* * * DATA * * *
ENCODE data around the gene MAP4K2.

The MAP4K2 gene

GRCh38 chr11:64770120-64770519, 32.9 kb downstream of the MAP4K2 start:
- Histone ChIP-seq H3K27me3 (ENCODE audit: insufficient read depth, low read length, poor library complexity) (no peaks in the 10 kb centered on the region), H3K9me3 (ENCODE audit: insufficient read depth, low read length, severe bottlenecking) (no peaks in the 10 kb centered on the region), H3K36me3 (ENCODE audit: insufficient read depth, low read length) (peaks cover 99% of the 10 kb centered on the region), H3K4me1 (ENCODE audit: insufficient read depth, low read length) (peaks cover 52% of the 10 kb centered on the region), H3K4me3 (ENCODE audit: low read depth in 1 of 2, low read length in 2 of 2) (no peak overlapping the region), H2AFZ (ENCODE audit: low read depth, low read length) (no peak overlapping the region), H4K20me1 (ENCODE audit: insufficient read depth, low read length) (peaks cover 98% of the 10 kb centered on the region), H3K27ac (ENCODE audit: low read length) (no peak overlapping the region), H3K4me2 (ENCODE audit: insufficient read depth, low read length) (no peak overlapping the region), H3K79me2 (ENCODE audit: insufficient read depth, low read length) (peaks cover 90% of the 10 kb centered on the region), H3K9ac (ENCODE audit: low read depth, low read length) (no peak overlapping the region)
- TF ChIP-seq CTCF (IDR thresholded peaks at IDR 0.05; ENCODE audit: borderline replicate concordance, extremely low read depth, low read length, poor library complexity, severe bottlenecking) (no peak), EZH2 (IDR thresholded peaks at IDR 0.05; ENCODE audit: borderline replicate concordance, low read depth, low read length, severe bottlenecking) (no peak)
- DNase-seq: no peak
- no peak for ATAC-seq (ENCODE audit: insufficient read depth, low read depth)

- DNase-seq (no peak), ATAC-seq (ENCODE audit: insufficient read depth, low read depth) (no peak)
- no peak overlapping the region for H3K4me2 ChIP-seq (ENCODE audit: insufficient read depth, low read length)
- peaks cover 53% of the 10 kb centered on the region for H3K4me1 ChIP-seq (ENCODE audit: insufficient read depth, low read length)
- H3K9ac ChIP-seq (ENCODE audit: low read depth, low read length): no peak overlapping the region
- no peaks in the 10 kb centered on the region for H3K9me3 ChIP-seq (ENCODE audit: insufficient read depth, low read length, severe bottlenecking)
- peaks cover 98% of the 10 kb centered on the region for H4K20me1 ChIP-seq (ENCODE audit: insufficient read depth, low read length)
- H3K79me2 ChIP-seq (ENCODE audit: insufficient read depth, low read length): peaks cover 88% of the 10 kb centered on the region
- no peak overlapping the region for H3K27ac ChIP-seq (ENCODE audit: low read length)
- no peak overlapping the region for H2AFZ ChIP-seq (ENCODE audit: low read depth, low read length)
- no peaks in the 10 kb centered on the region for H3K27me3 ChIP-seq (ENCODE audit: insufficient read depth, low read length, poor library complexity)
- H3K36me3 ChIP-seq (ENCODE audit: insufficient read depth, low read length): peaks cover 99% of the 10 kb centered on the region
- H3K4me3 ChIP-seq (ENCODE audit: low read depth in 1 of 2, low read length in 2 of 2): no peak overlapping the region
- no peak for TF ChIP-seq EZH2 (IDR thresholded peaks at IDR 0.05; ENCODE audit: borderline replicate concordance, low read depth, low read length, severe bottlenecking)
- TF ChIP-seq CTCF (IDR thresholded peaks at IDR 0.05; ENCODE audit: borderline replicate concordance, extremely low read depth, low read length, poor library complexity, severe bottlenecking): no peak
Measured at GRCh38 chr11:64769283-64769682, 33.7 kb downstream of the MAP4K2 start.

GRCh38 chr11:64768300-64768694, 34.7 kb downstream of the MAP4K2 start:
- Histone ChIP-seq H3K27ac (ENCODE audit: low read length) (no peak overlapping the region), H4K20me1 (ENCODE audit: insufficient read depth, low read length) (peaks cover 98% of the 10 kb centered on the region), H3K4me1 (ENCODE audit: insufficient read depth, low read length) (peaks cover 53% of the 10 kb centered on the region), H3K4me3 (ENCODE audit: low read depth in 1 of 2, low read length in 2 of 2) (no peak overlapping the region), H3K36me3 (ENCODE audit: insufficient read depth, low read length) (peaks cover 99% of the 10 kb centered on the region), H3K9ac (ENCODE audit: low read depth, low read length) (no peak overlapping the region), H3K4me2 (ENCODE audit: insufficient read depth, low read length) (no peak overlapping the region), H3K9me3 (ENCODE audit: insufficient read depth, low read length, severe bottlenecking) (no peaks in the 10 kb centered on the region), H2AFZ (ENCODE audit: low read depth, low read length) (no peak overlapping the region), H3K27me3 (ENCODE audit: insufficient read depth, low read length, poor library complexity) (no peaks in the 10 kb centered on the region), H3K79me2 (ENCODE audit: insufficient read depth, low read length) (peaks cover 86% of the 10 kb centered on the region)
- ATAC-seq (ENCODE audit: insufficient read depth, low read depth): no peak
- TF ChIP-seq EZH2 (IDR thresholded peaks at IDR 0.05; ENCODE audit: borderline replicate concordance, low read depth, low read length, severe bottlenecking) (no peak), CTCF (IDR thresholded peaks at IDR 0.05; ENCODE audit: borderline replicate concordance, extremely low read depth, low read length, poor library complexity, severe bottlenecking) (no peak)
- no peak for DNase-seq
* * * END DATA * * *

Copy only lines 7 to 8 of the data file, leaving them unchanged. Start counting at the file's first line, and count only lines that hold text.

- no peak for ATAC-seq (ENCODE audit: insufficient read depth, low read depth)

- DNase-seq (no peak), ATAC-seq (ENCODE audit: insufficient read depth, low read depth) (no peak)